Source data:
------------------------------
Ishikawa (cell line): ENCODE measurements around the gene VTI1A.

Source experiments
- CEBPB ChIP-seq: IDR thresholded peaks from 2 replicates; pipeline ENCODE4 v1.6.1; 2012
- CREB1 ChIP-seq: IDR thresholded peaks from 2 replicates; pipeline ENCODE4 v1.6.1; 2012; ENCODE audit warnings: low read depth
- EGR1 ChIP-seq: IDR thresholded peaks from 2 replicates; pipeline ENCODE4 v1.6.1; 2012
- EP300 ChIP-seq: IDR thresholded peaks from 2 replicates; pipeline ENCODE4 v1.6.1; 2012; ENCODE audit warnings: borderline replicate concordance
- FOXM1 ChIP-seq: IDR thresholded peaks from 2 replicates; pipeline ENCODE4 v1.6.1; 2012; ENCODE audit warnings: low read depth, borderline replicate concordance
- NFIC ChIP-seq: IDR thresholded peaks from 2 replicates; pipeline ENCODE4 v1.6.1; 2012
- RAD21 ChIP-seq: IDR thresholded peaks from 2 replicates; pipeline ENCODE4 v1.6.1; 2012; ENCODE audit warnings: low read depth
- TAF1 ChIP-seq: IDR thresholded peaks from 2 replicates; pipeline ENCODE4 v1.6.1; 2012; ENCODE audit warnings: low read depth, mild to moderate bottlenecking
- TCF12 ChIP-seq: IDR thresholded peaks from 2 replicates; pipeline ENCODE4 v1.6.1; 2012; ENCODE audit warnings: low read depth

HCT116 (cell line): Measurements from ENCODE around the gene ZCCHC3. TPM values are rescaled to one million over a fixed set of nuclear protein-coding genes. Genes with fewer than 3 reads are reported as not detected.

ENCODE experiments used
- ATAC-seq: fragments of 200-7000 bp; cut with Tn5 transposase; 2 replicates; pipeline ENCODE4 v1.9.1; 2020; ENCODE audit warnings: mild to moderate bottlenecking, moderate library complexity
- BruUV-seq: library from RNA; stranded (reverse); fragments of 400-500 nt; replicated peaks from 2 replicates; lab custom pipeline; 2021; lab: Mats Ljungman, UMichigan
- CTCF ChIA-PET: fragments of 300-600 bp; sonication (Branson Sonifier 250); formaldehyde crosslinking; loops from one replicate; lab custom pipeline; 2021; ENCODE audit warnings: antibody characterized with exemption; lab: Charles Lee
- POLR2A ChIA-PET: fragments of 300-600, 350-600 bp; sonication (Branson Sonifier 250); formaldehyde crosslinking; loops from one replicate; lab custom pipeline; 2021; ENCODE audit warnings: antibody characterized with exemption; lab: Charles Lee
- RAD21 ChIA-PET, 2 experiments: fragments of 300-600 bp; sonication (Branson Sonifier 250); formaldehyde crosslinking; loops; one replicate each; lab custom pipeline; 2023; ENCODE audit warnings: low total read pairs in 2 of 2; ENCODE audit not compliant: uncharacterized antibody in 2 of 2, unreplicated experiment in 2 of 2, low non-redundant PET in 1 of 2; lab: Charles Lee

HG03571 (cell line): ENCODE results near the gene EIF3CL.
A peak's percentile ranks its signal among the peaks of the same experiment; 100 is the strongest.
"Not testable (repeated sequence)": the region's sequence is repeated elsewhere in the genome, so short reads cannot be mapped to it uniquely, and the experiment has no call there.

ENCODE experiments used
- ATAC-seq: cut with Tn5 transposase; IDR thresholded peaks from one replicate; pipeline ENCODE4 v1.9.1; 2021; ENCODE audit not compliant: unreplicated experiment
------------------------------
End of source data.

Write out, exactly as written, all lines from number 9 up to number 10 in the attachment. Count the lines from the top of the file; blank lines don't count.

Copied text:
- RAD21 ChIP-seq: IDR thresholded peaks from 2 replicates; pipeline ENCODE4 v1.6.1; 2012; ENCODE audit warnings: low read depth
- TAF1 ChIP-seq: IDR thresholded peaks from 2 replicates; pipeline ENCODE4 v1.6.1; 2012; ENCODE audit warnings: low read depth, mild to moderate bottlenecking